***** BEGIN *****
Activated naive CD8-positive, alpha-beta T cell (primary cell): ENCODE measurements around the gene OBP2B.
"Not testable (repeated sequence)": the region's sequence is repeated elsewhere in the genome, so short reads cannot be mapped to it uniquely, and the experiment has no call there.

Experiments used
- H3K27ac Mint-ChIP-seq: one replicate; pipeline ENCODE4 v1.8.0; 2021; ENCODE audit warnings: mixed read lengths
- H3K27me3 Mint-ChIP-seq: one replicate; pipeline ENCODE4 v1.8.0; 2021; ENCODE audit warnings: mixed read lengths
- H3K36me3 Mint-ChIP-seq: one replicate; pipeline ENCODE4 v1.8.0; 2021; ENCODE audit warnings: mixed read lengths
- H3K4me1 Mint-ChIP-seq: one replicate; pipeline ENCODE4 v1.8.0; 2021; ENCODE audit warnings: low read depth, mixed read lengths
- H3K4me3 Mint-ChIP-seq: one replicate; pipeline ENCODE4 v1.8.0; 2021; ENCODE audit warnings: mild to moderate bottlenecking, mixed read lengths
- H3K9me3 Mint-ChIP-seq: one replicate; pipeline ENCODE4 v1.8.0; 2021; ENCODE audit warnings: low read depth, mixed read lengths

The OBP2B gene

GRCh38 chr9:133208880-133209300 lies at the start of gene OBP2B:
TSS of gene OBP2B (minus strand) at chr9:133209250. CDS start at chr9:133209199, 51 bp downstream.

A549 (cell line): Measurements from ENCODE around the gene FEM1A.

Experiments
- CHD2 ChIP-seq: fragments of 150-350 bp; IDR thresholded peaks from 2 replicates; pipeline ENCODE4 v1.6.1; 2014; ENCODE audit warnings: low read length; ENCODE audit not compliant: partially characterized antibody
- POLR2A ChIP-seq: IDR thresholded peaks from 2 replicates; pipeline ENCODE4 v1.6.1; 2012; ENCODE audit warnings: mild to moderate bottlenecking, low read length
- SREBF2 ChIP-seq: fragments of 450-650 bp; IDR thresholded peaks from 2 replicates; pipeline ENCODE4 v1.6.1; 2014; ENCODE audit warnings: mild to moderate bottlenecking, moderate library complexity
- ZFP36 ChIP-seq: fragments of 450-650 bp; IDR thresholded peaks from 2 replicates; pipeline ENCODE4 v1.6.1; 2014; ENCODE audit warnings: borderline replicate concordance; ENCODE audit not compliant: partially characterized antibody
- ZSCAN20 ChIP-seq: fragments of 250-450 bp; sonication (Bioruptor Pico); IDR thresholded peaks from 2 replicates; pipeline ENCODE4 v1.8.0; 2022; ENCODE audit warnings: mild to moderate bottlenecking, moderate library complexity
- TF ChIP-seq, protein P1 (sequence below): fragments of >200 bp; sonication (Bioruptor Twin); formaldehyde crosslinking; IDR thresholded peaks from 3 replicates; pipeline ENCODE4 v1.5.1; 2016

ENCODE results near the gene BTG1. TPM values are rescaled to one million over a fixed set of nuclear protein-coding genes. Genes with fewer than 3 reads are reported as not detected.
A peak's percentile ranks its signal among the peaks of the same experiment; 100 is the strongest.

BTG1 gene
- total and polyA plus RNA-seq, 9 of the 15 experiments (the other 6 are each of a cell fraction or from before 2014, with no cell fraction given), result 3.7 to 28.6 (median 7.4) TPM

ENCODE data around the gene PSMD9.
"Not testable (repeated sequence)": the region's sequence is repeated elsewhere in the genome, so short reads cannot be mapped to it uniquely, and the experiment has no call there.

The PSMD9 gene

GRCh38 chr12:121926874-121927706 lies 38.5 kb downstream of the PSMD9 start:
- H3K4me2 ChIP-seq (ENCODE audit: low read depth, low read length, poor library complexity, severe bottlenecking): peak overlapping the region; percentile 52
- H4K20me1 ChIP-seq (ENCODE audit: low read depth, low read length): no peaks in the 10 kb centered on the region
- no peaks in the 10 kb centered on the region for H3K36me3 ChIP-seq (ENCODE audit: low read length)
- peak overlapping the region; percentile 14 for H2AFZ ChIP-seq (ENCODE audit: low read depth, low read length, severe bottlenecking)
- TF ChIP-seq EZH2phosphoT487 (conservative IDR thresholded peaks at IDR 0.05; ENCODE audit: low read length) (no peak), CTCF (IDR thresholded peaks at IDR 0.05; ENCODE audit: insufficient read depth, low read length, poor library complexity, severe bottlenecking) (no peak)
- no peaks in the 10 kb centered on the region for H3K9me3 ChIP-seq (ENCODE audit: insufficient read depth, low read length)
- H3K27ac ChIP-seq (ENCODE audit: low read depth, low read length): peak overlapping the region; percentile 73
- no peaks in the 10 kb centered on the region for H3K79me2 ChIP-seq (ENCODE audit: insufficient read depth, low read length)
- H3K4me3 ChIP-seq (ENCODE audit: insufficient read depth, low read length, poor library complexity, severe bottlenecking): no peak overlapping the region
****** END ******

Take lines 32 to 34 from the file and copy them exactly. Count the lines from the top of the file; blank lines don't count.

- peak overlapping the region; percentile 14 for H2AFZ ChIP-seq (ENCODE audit: low read depth, low read length, severe bottlenecking)
- TF ChIP-seq EZH2phosphoT487 (conservative IDR thresholded peaks at IDR 0.05; ENCODE audit: low read length) (no peak), CTCF (IDR thresholded peaks at IDR 0.05; ENCODE audit: insufficient read depth, low read length, poor library complexity, severe bottlenecking) (no peak)
- no peaks in the 10 kb centered on the region for H3K9me3 ChIP-seq (ENCODE audit: insufficient read depth, low read length)